Charles Bonnet syndrome

Last revised by Daniel J Bell on 4 Jul 2020

Charles Bonnet syndrome (CBS) occurs in patients with loss of vision (usually due to ocular pathology) who experience visual hallucinations

Although numerous causes are seen (any cause of gradual ocular visual failure can theoretically produce Charles Bonnet syndrome, as can other locations for visual loss, e.g. optic chiasm, optic radiation, and occipital lobes), the most common is macular degeneration 1; representing how prevalent this condition is. Therefore, not surprisingly, elderly patients are most commonly affected 1.

Patients typically experience hallucinations when awake with eyes open, typically in the evenings or at night 1. The hallucinations themselves are not stereotyped (i.e. they vary from day to day), and patients have insight into the fact that these are not real, and tend not to be distressed by them 1.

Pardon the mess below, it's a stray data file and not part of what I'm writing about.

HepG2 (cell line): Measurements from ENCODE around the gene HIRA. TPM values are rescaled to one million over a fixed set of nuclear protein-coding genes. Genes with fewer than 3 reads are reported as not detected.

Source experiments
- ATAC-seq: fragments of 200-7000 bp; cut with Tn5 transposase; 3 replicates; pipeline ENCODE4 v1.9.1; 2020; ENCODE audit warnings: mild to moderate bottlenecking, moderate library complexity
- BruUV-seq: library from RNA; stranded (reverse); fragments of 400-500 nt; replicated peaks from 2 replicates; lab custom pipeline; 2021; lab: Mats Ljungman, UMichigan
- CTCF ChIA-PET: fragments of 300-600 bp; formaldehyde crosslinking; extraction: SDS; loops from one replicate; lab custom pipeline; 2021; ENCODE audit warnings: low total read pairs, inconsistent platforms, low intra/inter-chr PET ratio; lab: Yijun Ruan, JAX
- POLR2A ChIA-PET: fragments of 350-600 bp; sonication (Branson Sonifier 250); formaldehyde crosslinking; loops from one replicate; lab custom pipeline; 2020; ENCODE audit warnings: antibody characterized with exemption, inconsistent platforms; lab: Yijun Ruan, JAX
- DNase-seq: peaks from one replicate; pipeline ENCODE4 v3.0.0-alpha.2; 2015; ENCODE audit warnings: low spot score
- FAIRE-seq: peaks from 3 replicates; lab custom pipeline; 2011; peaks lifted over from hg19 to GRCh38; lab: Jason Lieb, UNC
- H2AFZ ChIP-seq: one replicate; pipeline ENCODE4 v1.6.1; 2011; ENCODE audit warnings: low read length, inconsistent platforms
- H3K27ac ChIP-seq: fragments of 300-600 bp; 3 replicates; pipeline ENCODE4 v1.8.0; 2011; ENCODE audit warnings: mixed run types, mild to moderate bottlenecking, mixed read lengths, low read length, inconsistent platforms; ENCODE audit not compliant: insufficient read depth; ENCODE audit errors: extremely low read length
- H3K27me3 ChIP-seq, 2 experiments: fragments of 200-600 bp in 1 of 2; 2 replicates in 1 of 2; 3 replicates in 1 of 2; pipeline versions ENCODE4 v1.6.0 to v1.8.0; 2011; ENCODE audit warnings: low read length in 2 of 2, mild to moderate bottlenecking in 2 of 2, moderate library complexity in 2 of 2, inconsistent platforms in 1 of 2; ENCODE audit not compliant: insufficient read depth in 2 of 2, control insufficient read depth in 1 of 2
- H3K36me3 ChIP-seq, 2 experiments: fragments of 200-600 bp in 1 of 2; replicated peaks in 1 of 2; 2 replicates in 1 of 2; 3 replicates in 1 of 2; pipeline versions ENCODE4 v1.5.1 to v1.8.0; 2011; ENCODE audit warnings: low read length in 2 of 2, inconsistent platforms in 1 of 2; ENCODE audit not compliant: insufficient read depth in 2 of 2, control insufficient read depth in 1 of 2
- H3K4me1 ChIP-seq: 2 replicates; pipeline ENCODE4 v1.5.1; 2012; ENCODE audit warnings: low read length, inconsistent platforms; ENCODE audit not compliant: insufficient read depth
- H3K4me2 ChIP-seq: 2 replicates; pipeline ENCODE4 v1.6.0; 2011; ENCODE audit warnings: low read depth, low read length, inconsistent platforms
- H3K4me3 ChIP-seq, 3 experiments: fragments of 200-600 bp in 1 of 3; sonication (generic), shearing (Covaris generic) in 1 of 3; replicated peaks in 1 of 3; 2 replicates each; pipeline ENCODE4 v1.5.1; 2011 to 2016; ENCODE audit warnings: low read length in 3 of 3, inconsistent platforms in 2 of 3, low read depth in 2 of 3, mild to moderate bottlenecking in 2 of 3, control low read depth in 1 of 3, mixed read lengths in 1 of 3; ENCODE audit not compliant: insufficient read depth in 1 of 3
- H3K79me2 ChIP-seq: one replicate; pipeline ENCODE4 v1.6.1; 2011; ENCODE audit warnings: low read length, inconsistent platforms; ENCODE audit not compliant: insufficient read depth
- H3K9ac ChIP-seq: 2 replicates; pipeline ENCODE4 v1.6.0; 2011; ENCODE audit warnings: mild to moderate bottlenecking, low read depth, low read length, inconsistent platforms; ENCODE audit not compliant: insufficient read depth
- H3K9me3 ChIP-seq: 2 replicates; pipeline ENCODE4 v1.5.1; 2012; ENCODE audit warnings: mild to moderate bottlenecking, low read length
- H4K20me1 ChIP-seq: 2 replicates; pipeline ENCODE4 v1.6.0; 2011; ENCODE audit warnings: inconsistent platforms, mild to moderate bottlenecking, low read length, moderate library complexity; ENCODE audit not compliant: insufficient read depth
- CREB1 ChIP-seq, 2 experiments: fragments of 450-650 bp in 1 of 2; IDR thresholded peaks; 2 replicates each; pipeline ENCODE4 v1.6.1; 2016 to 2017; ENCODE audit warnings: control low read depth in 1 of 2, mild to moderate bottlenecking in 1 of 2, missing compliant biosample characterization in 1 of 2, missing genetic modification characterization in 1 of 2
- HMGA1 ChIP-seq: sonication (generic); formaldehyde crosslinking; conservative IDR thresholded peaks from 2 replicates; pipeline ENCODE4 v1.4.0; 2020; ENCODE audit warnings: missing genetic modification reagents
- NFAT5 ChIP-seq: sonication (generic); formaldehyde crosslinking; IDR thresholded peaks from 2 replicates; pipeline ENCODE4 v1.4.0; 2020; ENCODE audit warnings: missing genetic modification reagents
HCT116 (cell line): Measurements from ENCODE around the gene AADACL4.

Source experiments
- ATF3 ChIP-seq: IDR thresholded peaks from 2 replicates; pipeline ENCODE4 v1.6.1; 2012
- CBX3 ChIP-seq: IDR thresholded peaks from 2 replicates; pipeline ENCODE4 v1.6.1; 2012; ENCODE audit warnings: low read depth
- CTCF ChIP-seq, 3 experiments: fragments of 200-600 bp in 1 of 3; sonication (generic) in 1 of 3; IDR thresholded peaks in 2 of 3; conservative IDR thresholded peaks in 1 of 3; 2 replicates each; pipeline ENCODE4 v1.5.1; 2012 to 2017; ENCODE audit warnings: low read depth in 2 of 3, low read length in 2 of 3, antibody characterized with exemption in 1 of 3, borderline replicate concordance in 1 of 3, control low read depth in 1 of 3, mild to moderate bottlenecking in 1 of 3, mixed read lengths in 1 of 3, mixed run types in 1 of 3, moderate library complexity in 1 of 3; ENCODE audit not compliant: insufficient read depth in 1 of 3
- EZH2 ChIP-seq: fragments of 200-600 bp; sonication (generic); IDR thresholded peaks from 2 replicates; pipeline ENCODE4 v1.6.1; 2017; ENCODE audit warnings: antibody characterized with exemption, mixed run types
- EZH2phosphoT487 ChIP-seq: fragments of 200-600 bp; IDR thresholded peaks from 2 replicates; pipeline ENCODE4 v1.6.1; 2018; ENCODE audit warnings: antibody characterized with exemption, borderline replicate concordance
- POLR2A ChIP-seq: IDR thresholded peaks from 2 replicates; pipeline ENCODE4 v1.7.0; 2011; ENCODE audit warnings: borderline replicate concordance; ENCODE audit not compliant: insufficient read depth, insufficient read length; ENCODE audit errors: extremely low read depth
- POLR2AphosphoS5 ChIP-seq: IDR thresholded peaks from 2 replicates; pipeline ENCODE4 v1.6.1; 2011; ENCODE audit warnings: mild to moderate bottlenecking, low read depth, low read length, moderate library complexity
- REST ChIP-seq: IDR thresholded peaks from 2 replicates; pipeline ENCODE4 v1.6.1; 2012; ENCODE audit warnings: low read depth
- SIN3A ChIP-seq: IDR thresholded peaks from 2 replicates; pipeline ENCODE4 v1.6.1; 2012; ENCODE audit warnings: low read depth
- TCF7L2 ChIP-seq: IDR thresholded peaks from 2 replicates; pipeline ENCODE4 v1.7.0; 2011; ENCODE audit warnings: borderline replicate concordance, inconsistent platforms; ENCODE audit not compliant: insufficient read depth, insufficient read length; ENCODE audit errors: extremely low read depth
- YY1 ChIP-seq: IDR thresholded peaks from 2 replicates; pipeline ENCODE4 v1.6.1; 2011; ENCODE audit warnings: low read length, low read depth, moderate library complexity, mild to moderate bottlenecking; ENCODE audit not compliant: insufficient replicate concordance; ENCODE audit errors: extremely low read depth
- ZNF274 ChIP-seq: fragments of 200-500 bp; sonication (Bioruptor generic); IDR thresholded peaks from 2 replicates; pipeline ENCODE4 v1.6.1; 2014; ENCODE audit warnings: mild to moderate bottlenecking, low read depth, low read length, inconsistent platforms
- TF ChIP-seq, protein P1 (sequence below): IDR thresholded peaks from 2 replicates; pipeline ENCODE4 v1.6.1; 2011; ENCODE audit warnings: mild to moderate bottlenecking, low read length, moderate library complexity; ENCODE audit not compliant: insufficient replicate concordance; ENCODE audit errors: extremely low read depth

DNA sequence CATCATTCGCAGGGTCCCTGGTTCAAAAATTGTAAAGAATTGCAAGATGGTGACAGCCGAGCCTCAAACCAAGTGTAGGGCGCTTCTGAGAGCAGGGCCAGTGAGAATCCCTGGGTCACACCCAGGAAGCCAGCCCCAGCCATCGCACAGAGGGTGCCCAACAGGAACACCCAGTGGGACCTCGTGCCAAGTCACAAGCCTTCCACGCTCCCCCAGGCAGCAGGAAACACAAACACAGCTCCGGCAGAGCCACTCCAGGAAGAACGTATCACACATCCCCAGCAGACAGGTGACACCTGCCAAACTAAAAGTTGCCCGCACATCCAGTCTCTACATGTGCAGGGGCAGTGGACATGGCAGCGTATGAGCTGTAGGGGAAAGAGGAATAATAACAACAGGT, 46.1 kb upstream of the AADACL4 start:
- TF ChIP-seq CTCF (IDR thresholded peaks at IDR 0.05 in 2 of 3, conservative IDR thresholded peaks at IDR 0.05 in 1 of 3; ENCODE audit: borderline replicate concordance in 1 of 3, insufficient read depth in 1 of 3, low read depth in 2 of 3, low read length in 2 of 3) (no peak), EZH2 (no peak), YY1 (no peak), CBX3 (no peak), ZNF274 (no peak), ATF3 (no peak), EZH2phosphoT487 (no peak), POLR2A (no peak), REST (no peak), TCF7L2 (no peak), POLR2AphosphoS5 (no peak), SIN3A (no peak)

Imaging of the brain is two-fold:

Charles Bonnet syndrome is named after Charles Bonnet, pronounced "bon-nay", (1720-1792) a Swiss-born French biologist who made important contributions to entomology and botany. He was also the first individual to use evolution in the biological sense. In 1760 he published an essay in which he described distinctive visual hallucinations as related to him by his grandfather. It was not until in 1967 that George de Mosier, another renowned Swiss scientist, named the syndrome after his famous compatriot 4.

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